Category Archives: My Experience

Correcting the Easy Stuff is Almost Done

According to my student loan company, my name has been updated on my student loan account. They never notified me that they received my request update my account, so I logged into my account online, and there it was – my updated information. Hooray for small miracles. I figure I’ll give TransUnion a month, and then I’ll request the change to my name once again.

I called Experian to talk about my addresses. Each address on my report was assigned a code number. I had to deal with a computer, but I was able to dispute the addresses over the phone by punching in the code number assigned to the address. About 10 addresses were removed from my report, and Experian mailed me an updated report. There were about four addresses that it would not allow me to dispute with the automated phone system, so I will have to call back during regular business hours to speak to a person to see what’s going on with those. One of them is really odd – it’s not even a complete address – it’s just a city and state. A city that I’ve never lived in. I have no idea what’s going on there.

I know that there have been some attempts at fraud using my name and/or social security number. At a past job, the CEO hired a really sketchy guy to handle accounting and human resources. This man had access to our personal information and our bank account information on account of us having direct deposit. He pulled a lot of sketchy moves and finally disappeared after stealing a few thousand dollars out of petty cash and other accounts. I left that job before that whole situation was resolved, so I have no idea if he was ever found or if the case made it to court. I placed a fraud alert with the credit reporting agencies and switched my bank account, and so far, nothing’s happened that could be traced back to this man.

However, this past November, I was reviewing my checking account online when I noticed a transaction for $500 that I didn’t recognize. I used my bank’s online customer service and sent them a message inquiring about the nature of that withdrawal. I never did receive a response to that inquiry. The next day, I logged into my account and there was *another* transaction for $500 along with several overdraft fees. Thus began an absolute circus of calls to the bank, waiting interminably on hold to speak to the one and only department at the bank that would discuss the case with me (minimum hold time 35-40 minutes before a person came on the line who was anything but helpful), filing police reports, and then being told by my bank that it would take them 4-6 months to investigate. The bank gave me information in little bits and pieces. The two transactions were actually ATM withdrawals – all the scarier, because someone had not only a clone of my debit card, but my PIN as well. My own research revealed that there were two likely culprits: using my debit card at the pay-at-the-pump at the gas station or using my debit card to pay at a restaurant, where the waiter/waitress takes you card and wanders off where you cannot see him/her to process the payment.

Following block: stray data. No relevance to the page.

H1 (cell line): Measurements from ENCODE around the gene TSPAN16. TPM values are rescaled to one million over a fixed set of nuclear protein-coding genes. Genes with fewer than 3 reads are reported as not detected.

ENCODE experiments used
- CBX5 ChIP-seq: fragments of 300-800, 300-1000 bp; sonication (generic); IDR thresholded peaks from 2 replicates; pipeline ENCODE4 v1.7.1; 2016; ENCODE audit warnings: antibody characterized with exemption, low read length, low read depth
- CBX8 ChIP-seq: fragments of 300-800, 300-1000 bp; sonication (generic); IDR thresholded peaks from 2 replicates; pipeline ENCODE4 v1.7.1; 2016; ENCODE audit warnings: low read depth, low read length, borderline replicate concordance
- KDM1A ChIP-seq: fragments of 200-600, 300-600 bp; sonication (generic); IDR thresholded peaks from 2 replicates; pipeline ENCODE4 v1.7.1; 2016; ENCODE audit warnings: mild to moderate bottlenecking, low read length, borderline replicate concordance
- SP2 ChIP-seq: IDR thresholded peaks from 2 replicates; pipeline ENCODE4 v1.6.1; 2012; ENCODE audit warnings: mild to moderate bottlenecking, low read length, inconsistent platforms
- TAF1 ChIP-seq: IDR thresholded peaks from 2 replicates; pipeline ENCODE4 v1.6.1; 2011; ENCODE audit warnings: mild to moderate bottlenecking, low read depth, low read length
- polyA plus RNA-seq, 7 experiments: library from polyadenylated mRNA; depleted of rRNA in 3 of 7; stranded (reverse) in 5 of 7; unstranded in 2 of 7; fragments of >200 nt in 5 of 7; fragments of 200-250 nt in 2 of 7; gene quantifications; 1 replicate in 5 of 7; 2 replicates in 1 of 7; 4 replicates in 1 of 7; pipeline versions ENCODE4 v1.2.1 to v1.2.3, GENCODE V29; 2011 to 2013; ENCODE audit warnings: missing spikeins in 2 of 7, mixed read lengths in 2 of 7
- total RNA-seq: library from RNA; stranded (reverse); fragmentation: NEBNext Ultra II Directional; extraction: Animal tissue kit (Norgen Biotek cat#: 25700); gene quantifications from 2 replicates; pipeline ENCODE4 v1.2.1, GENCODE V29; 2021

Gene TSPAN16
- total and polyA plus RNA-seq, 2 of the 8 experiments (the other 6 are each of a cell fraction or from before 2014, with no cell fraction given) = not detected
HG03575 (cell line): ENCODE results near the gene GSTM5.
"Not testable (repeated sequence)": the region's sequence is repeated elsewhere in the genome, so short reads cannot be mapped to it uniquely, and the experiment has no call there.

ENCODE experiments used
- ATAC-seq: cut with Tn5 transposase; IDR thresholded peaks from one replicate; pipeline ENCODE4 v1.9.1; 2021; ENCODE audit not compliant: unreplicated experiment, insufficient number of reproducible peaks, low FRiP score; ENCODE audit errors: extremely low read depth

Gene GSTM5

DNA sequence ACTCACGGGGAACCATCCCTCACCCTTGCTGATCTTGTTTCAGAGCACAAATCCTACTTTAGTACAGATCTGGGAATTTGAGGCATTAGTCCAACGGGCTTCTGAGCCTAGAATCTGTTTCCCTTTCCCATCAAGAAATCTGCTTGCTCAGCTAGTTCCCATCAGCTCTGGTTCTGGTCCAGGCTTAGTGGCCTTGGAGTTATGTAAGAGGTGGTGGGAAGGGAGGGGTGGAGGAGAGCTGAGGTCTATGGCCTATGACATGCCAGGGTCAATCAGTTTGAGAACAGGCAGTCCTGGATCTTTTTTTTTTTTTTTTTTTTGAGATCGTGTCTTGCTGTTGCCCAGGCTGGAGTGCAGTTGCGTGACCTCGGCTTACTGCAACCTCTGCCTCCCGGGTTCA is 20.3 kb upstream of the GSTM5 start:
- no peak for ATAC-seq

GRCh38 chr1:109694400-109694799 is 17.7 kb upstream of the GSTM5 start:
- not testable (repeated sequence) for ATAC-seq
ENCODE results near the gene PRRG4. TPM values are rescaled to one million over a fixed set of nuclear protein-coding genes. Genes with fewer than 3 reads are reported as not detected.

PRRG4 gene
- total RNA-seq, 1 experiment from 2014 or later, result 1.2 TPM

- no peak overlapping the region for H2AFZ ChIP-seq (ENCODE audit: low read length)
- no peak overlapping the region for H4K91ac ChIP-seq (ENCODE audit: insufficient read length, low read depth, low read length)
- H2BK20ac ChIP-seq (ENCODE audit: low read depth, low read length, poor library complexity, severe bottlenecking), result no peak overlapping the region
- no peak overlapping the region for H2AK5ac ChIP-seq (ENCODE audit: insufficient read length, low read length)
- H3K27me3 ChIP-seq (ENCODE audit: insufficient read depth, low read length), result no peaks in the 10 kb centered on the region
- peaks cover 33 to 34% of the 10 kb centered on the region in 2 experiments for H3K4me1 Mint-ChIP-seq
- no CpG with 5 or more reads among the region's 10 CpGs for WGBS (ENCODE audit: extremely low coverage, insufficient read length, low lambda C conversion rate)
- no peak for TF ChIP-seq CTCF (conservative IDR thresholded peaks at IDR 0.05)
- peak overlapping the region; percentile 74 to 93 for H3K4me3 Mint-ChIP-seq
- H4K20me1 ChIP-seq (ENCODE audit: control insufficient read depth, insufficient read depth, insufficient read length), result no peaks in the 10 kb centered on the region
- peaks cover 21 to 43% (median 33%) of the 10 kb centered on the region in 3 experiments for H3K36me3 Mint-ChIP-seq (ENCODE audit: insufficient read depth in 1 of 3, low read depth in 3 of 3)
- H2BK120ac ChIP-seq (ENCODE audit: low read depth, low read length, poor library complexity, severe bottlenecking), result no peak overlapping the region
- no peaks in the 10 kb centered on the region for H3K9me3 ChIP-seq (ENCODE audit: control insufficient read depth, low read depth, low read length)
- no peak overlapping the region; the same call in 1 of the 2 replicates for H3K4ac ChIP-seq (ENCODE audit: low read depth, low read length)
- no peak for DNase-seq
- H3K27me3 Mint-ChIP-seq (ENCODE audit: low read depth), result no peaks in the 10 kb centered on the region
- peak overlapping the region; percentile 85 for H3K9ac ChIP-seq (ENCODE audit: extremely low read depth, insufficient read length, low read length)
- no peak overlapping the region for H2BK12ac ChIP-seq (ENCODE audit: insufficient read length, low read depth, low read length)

The take-away there is do not use your debit card to pay at the pump or to pay at a restaurant. It’s extremely difficult to get fraudulent charges on debit cards reversed, but credit cards are much easier to deal with. Pay inside at the gas station, or if you must, pay with your credit card. Pay cash at restaurants, or use a regular credit card instead of a debit card.

There was also a weird case a few years ago where someone must have gotten hold of just enough of my personal information to think they had a chance of getting some credit or something. Ex-employers and assorted family members started getting weird phone calls from women claiming to be “Mrs. Washington”, “Mrs. Jefferson”, and “Mrs. Monroe” saying they had to speak to me. Did the person on the phone know my address? Phone number? Social Security Number? “Mrs. Washington” even had the nerve to tell one family member that she needed the family member’s social security number to verify in her records that the phone call had happened. It was very strange, but everyone who got a phone call was smart about it and didn’t give out any of my information, nor any of their own either, and as far as I can tell, nothing came of it.

To make a long story short, some of these strange addresses on my report may have come from some of this crazy and fraudulent activity, as a previous commenter pointed out. All the more reason to keep tabs on your accounts and your credit report. The sooner you realize there’s a problem, the sooner you can take steps to get it fixed.

Progress on correcting the easy stuff!

I am the proud owner of three credit reports – one from each Credit Reporting Agency, and a few nice results.

Equifax – deleted all of my old addresses except, of course, my current address. They also corrected my name.

TransUnion – still refuses to update my name. I finally identified a student loan that’s still under my old name. I can only assume that this is the only tradeline reporting my old name. Does it make any sense to you with all other tradelines reporting my name correctly and me providing multiple documents proving my name that they refuse to change it based on one student loan account?